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Photo: City-Life-city-hall-by-Gundersen

Copenhagen to launch world’s first city data marketplace

03 May 2016

by Steve Hoare

The City of Copenhagen, in partnership with Hitachi, is set to launch an innovative one-stop shop and market place for public and private data–the City Data Exchange (CDE).

“The new big data platform is expected to provide citizens and businesses access to information, which among other things, can create new technological solutions,” said Frank Jensen, Lord Mayor of Copenhagen.

The Copenhagen portal, to be launched on 18 May, follows in the footsteps of similar projects such as the pioneering Leeds Data Mill, which was launched in 2014, but the CDE is the first platform to monetise data and create a city data market.

“The City Data Exchange is a market place where you can buy and sell data (some will also be free of charge) and it has a special focus on data related to the challenges in the city,” said Peter Bjørn Larsen, CDE Copenhagen Director, Hitachi. “It should not be seen as a replacement for open data portals, but an addition.”

The concept emerged from a meeting of cities, regions, companies and universities, hosted by Danish green technology network CLEAN in 2014. It was agreed that access to data (both public and private) is vital in order to create new and innovative solutions and for the cities and regions to reach the ambitious CO2 targets and at the same time create growth.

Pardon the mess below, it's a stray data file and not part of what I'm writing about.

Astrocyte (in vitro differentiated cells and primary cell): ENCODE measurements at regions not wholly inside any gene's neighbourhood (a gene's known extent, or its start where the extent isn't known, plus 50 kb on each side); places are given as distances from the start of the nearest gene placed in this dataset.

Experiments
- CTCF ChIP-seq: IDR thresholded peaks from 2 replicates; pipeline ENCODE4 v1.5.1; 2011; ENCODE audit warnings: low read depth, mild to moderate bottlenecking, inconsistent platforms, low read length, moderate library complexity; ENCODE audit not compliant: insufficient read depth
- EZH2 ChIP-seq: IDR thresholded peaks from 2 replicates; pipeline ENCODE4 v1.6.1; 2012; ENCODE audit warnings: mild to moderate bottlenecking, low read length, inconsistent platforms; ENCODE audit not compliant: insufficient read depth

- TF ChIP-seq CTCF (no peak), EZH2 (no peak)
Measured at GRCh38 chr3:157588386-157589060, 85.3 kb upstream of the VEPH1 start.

The city government agreed to contribute 4 million Danish kroner (US$623,000) to support the proposal and the Capital region followed suit with a further 5 million Danish koner. Hitachi Consulting won a tender to lead the project and in May 2015 started working on both the technical solution and building up the ecosystem of data suppliers and consumers.

Larsen commented that one of the biggest challenges has been trying to understand that ecosystem and explaining its benefits to all participants.

“What role do government, citizens and companies have in making data available and making use of it?” said Larsen. “And what is the incentive for private sector companies to give their data away?”

The answer to the second question is that companies can earn money from people purchasing their data (especially important for start-ups and SMEs), and secondly, they can get an insight into the sort of consumers who are interested in their data. This can be valuable information in their search for new products, services, markets or innovation partnerships.

Copenhagen has been a trailblazer in smart city initiatives since declaring its ambition to go carbon neutral by 2025 but much of its data on these projects has been kept in silos.

Hitachi worked with more than 50 companies co-creating the CDE and also several universities, non-profit organisations and other cities.

The CDE team has already found 65 sources of open data on Copenhagen–everything from demographics to weather and crime statistics. By combining this with information submitted by citizens and businesses, it is hoped the platform will enable advanced analytics to support city functions such as green infrastructure planning, traffic management and energy usage.

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